The last four or five Christmas seasons has found me yearning to keep the practice of Advent; always at that lull time of year of Thanksgiving being over, and Christmas looming.
“This year Christmas is going to be different. Spiritually significant”.
Then the common,secular, and necessary life lists start to stack and spill over.
About half way through the month of December “keeping Advent” becomes another chore, as inspiring and reverent as stocking up on batteries and picking up gifts cards. I had such high hopes for Ann Voskamp’s Advent solution this year:
We even got a sapling pine from the woods and started (but never finished) the home-made ornaments based on her book. I went from guilt, to annoyance, to cynical acceptance… which is pretty much how I go through any and all emotional stressors in my life. And just gave up.
And then every year something else happens:
as those to do lists slowly get crossed off
as I just accept that Christmas is bloody expensive
as I just accept that not everything will get done…and no one cares
and the excitement of my girls over Christmas drawing near starts to stubbornly permeate my harried subconscious; like a pot of something good left on simmer on the back burner. I recall that Christmas week is good and full of the expectations of something unique coming. The guy at liquor store, as I am checking our some Riesling wine said it expectantly best as he asks “how are you” and I relate a little bit of truth. He says, offhandedly as the bottle slides into a narrow brown bag:
“man I remember that feeling as a kid, so excited, it’s the best, isn’t it?”
I just nod and tell him that he is absolutely right.
I once again have picked up and have been reading Ann’s devotions these last few days over coffee and my semi-lit living room. And it has been a gift to me.
In this last post till the New Year- I leave you with her words about what makes this whole Christmas thing unique and joyful, after the stress, after “5 months of bills” looming, after too much, too much…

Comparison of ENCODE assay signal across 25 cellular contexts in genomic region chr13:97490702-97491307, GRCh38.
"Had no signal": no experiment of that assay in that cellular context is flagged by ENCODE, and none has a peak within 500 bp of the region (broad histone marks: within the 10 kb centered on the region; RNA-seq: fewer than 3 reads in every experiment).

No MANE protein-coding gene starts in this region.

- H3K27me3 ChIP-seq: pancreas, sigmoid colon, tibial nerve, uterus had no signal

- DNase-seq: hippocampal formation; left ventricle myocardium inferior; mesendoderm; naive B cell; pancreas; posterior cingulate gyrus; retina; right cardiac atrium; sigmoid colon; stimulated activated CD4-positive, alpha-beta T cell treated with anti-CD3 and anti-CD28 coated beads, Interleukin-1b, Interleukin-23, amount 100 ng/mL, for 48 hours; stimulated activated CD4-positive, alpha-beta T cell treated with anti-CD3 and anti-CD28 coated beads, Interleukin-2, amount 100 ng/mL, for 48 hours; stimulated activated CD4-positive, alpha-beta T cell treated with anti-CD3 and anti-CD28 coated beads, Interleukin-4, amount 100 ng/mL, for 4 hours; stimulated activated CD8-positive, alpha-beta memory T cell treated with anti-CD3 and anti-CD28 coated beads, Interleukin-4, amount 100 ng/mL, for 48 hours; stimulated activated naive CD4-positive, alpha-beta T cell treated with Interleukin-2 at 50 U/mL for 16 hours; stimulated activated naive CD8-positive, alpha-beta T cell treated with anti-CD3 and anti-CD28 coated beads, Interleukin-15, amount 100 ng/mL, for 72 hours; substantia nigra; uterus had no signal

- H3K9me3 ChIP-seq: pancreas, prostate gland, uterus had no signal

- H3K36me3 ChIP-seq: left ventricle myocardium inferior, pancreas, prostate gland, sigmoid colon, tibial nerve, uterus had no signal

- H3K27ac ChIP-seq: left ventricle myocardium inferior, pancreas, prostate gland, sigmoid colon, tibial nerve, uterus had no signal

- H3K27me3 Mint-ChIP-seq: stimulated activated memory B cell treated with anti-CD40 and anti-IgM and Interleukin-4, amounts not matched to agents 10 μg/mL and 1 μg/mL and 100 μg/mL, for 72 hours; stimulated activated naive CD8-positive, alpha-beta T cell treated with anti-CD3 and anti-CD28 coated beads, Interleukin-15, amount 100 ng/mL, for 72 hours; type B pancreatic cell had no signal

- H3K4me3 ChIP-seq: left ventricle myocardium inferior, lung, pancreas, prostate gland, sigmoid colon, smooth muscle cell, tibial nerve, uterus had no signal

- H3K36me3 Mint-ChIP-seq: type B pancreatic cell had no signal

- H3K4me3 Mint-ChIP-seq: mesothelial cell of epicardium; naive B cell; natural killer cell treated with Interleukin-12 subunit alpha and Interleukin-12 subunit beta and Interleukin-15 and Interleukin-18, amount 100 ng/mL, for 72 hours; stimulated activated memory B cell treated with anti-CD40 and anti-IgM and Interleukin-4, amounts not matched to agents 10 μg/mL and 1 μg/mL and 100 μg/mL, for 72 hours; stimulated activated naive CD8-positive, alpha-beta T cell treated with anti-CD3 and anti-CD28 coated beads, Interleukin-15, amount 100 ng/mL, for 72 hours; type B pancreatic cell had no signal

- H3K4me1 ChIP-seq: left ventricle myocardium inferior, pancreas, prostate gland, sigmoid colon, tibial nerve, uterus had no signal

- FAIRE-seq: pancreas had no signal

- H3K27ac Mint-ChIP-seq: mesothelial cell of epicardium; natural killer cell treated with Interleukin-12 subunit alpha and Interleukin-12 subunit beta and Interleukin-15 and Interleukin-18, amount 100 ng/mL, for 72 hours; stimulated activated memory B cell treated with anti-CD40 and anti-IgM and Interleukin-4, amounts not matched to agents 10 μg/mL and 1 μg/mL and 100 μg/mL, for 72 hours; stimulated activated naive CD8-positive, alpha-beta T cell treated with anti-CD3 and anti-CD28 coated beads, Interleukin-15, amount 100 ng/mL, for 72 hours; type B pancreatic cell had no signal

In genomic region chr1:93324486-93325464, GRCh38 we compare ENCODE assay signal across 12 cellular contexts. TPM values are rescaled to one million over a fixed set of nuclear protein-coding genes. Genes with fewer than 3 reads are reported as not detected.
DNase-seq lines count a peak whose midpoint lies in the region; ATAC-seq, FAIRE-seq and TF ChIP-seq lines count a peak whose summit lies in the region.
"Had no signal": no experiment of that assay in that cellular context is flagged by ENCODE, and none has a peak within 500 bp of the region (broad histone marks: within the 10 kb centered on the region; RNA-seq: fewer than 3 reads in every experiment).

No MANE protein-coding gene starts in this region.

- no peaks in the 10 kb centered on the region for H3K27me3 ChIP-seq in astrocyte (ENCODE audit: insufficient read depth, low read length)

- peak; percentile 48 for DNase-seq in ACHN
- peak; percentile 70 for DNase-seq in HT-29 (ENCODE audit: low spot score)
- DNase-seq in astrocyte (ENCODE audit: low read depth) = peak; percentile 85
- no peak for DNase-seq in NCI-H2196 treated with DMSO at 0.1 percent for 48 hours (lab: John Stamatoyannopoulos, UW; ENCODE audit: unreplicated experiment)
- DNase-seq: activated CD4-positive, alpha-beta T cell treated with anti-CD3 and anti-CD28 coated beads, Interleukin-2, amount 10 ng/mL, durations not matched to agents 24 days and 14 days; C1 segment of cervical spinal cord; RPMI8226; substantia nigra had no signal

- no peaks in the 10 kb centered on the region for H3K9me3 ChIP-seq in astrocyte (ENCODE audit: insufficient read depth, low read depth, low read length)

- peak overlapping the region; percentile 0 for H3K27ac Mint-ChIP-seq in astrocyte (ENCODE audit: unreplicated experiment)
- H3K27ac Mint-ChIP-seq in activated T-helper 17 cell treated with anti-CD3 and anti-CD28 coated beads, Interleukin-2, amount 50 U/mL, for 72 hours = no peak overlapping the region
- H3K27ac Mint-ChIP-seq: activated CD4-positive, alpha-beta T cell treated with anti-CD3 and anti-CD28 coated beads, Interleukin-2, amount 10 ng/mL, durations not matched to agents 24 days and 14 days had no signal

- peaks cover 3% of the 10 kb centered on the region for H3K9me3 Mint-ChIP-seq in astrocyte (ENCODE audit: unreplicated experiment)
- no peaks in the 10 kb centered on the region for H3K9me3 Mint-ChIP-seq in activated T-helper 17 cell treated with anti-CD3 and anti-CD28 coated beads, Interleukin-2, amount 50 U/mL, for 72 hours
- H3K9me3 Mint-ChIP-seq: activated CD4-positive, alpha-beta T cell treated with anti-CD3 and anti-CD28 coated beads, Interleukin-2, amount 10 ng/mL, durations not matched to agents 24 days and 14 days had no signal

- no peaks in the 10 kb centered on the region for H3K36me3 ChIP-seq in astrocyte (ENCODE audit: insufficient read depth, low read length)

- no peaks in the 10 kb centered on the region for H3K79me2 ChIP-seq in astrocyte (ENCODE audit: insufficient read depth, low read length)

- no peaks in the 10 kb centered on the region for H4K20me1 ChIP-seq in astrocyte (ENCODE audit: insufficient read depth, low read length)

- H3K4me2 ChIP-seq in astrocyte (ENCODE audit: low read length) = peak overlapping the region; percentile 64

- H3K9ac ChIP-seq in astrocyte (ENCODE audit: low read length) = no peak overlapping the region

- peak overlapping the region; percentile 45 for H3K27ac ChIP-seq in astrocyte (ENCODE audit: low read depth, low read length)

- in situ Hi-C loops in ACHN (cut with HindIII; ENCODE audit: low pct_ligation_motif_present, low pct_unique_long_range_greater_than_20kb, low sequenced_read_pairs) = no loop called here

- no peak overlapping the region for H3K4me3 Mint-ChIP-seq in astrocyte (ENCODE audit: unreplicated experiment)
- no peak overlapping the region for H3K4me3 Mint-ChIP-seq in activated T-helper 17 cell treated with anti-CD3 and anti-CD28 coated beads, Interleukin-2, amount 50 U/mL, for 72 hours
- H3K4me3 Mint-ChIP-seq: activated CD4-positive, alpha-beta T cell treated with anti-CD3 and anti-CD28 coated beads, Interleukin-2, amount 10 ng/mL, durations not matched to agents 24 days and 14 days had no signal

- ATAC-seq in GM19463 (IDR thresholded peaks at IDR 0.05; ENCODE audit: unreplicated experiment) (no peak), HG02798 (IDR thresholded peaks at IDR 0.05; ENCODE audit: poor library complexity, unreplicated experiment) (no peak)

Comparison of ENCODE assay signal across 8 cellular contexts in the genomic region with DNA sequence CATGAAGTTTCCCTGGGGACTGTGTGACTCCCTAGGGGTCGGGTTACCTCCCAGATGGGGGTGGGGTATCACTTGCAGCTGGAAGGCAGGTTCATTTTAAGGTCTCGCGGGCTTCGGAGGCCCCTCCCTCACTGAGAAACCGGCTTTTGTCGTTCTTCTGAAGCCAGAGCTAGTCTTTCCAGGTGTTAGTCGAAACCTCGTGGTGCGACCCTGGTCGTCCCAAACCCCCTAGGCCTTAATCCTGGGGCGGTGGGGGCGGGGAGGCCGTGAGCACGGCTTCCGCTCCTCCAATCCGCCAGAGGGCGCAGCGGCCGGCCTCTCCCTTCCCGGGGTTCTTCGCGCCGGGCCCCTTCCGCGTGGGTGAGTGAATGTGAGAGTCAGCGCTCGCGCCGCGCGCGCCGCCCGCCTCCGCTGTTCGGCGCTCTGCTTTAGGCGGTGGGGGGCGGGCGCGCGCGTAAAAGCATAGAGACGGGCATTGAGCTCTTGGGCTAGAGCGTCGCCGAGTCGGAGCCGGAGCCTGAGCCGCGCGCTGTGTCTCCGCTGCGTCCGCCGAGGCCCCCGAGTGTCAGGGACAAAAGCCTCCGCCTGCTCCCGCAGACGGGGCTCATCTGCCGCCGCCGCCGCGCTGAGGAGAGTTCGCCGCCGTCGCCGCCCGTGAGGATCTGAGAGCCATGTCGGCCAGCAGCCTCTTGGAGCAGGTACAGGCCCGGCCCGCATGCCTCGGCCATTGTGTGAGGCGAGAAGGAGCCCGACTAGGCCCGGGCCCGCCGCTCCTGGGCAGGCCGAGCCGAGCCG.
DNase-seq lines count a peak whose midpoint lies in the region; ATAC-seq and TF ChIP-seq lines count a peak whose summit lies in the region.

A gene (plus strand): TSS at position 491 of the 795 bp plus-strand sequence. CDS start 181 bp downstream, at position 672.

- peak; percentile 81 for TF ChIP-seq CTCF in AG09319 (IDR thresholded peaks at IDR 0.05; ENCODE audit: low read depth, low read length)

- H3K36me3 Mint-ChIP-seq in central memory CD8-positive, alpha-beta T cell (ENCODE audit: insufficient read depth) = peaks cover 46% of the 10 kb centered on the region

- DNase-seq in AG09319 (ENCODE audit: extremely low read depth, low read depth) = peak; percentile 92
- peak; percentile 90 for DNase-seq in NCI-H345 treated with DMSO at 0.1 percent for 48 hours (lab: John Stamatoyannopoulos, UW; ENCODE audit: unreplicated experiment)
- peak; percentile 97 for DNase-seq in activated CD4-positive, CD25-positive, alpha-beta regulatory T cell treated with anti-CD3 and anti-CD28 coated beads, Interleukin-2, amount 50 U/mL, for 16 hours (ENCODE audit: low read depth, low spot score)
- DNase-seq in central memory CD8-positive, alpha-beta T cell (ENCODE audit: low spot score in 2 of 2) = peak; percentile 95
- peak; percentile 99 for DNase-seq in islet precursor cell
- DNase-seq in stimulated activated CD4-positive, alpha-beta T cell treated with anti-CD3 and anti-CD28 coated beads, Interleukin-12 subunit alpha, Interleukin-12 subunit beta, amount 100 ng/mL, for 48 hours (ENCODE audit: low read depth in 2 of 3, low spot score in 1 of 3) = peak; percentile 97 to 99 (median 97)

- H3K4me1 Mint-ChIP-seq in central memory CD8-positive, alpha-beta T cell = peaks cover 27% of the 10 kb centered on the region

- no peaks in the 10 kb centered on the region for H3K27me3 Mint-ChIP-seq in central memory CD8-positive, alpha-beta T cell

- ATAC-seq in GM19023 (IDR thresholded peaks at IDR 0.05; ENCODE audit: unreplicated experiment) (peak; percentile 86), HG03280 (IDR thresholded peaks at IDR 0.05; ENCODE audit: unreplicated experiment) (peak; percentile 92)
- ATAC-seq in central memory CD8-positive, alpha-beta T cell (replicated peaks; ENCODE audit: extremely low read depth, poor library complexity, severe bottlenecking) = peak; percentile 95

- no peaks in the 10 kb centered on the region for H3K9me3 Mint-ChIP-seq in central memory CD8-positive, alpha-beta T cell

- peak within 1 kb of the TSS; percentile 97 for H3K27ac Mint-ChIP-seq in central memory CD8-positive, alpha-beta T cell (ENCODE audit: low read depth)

It is Christmas that first makes the absolute claims of Christ. Like the diagnosis of a doctor, every other religion says that good-enough living will save us. But like a soul specialist, Christianity examines our hearts and says that actually we are all terminal unless we take Christ-that it’s Jesus that saves us.
Every Christmas tree in shadowed by the Cross Tree:
its at the tree that God does heart transplant-He takes your heart and does surgery.
Christianity does not make narrow-minded claims. It makes a different kind of diagnosis. It’s not about being narrow-minded-its about offering a different kind of medicine. In the care of our own souls, Christianity isn’t so much about exclusiveness but about effectiveness.
What will actually save us?
Everyone, everywhere, looks forward to Christmas. And it is the joy of Christmas that offers the gift of exclusiveness- because of its effectiveness to save the terminal soul.
He. Will. Save.
God. With. Us.
God can’t stay away.
This is the love story that has been coming to you since the beginning.